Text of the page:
There are so many sneaker terms zipping around the sneakerverse that even the staunchest shoe aficionados aren’t acquainted with them all. Admittedly, it took us more years than we’d care to admit to get our heads around the entire gamut.

Where do they originate? Some are born in sneaker forums, some are concocted by the sportswear brands that create the sneakers, and some are espoused from unlikely subcultures (e.g. OG, an acronym that once exclusively stood for “Original Gangster,” derives from the Crips street gangs of southern California). With so many sources, it’s no wonder the majority find it difficult to keep up.

To help you decode some of the most popular words in sneaker terminology, we’ve produced a non-alphabetic glossary for your knowledge and pleasure. Keep reading to equip yourself with the facts you need to journey farther into the sneakerverse than ever before.

General Sneaker Terminology

GR: GR stands for “General Release.” GR sneakers are your AF1s, adidas Forums and New Balance 550s: the sneakers you can walk into a store and buy for retail price. If you want to get very technical, GR can mean any sneaker released to the public, which would include collaborations. But generally, when people say GR, they mean sneakers that are very widely available.

OG: OG stands for “Original” – although, as aforementioned, it once stood for “Original Gangster.” The term OG may be used to refer to the earliest release of a silhouette, a classic colorway, or a faithful reissue.

PE: PE stands for “Player Edition” or “Player Exclusives.” Quite simply, this means the shoe has been created especially for a certain athlete – typically a basketball or American football player. Real PEs are incredibly hard to come by, though some PEs have been later released to the public.

Bred: Bred stands for “Black and Red.” Some of the most popular drops in sneaker history have been Bred colorways, including the Yeezy Boost 350 V2 “Bred” and Jordan 1 High OG “Bred.” The term originates from the Nike Air Jordan line, though, as mentioned before, has been appropriated by sneakerheads for any shoe that is black and red.

WTB: WTB stands for “Want To Buy.” This abbreviation is used by collectors and hypebeasts alike who are yearning for a specific pair of sneaks. You’ll most likely find this abbreviation in buying and selling groups.

WTS: WTS stands for “Want To Sell.” Needless to say, this abbreviation is popularly used on the resale market by those who are keen to part ways with a pair of kicks.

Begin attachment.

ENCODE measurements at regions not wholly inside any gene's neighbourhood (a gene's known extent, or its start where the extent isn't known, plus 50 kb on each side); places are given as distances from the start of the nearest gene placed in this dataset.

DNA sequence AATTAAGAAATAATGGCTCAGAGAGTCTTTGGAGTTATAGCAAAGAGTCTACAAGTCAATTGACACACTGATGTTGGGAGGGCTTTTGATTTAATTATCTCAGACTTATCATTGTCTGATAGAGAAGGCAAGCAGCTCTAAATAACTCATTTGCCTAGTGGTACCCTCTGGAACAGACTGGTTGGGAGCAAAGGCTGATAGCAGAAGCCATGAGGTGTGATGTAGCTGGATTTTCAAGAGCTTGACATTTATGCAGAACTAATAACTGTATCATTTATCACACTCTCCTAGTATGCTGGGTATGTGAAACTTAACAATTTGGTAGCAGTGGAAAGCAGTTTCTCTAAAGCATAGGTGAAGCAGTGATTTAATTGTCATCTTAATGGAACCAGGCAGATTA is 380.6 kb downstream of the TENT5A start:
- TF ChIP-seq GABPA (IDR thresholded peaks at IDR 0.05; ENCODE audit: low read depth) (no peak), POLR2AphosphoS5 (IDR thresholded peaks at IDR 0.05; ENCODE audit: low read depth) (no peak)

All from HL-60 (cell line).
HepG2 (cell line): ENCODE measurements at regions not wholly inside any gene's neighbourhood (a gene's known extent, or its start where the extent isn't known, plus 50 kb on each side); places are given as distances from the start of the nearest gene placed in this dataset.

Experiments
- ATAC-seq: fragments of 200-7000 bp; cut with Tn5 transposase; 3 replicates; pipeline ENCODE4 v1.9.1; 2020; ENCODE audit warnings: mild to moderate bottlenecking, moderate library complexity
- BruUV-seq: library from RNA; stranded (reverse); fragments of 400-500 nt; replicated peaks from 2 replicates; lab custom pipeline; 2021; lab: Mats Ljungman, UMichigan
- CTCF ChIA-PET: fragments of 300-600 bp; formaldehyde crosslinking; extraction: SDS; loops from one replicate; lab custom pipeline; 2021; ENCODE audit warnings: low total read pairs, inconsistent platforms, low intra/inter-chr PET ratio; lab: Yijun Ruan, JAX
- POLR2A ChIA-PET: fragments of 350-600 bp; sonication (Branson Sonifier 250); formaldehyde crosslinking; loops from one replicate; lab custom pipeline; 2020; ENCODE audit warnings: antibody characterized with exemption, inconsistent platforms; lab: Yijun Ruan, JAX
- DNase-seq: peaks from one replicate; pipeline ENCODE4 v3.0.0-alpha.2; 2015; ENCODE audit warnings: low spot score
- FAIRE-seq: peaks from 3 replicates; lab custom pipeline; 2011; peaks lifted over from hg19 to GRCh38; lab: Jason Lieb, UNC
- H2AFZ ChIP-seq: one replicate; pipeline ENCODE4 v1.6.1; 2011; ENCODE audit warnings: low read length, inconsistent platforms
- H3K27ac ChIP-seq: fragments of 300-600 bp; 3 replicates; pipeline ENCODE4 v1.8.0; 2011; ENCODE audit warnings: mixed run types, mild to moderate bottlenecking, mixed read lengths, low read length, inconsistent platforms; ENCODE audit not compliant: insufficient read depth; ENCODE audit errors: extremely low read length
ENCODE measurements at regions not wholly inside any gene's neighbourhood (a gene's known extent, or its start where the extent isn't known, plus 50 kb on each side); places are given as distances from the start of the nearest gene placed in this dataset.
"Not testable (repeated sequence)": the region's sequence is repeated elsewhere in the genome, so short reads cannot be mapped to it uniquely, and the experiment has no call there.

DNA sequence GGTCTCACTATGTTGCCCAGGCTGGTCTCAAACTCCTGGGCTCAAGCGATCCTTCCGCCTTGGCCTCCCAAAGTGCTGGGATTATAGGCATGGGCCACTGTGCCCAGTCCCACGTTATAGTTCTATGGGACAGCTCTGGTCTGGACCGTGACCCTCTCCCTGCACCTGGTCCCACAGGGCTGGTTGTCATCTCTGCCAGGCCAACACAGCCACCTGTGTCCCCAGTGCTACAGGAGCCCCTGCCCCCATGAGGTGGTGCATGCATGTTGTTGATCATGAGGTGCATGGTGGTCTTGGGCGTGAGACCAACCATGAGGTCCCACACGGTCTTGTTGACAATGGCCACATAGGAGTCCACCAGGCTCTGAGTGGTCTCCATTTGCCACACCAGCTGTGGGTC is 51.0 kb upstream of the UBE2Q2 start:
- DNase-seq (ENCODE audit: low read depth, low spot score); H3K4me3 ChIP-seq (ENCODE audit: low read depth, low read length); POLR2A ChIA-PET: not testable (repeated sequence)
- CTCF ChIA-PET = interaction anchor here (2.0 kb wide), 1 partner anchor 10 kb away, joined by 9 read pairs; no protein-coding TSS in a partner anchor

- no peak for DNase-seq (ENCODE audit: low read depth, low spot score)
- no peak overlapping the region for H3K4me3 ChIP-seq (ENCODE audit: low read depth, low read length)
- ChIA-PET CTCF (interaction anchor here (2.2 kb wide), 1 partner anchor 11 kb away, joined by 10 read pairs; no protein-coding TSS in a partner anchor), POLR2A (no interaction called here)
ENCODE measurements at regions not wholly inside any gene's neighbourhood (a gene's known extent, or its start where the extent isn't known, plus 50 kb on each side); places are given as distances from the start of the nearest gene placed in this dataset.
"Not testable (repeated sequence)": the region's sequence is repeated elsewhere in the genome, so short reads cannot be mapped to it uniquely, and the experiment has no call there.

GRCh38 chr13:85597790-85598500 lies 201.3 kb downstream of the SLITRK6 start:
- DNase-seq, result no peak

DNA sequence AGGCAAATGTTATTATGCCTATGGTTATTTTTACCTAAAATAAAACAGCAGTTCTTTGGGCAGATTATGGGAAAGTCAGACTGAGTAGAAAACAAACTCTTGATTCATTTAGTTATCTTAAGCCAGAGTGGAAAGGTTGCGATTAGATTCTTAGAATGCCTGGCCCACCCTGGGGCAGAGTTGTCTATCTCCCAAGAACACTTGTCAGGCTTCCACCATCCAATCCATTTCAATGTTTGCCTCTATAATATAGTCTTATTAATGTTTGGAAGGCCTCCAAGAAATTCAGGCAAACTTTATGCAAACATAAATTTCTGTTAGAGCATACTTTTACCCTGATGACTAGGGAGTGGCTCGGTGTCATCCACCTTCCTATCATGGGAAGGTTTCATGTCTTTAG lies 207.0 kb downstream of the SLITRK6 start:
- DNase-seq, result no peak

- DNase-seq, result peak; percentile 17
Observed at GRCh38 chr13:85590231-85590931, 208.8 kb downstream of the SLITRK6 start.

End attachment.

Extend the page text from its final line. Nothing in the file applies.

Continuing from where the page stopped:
WTT: WTT stands for “Want To Trade.” Browse through a sneaker forum, and you’re likely to spot this abbreviation several times, followed by a list of sneakers the person is willing to accept as trades.

BNIB: BNIB stands for “Brand New In Box.” Frequent sneaker sellers employ this abbreviation to inform buyers that a particular pair of sneakers are unworn and will be shipped in their original box.

DS: DS stands for “Deadstock.” DS shoes are box-fresh pairs of releases that are no longer purchasable outside of the resale market. Similar to GR, deadstock’s actual meaning has changed over the years. It technically means that the sneaker is no longer sold by retailers, but it has been adapted to mean box-fresh sneakers that have never been worn.

TTS: TTS stands for “True to Size.” This abbreviation is applicable to sneaker models that provide the intended on-foot experience if you purchase them in your accurate shoe size.

W: W stands for “Women’s.” If the name of a sneaker is punctuated by W, it’s paramount that you remember to opt for your women’s size, not your men’s size, when purchasing the shoe.

GS: GS stands for “Grade School.” As you would expect, GS is a term attached to sneakers appropriate for children.

PS: PS stands for “Preschool.” PS sizes are typically smaller than GS sizes as they are produced for younger children.

TD: TD stands for “Toddler.” There is usually some overlap between TD sizes and GS sizes, but TD sneakers are usually available in smaller sizes.

Nike Sneaker Terminology

SB: SB stands for “Skateboard.” It goes without saying that the Nike SB line caters to skateboarders. Each silhouette – from the Nike SB Dunk to the Nike SB Janoski – is created with the sport in mind.

PRM: PRM stands for “Premium.” Nike’s PRM sneakers are a cut above GRs, normally because they’re fashioned from high-quality materials and adorned with intricate details.

SP: SP stands for “Special Project.” If SP graces the name of a Nike sneaker, the shoe is traditionally constructed from premium materials, created by the NikeLab team or is the result of a collaboration.

NRG: NRG stands for “Energy.” Nike reserves the NRG terminology for momentous, hype-worthy projects, including the Air Yeezy 2 and Union x Air Jordan 1.

QS: QS stands for “Quickstrike.” If QS is incorporated into the name of a Swoosh sneaker, the shoe will be released – or was released – in limited quantities. Bearing this in mind, sneakerheads will have to think fast and act quickly when endeavoring to get their hands on a pair of QS kicks.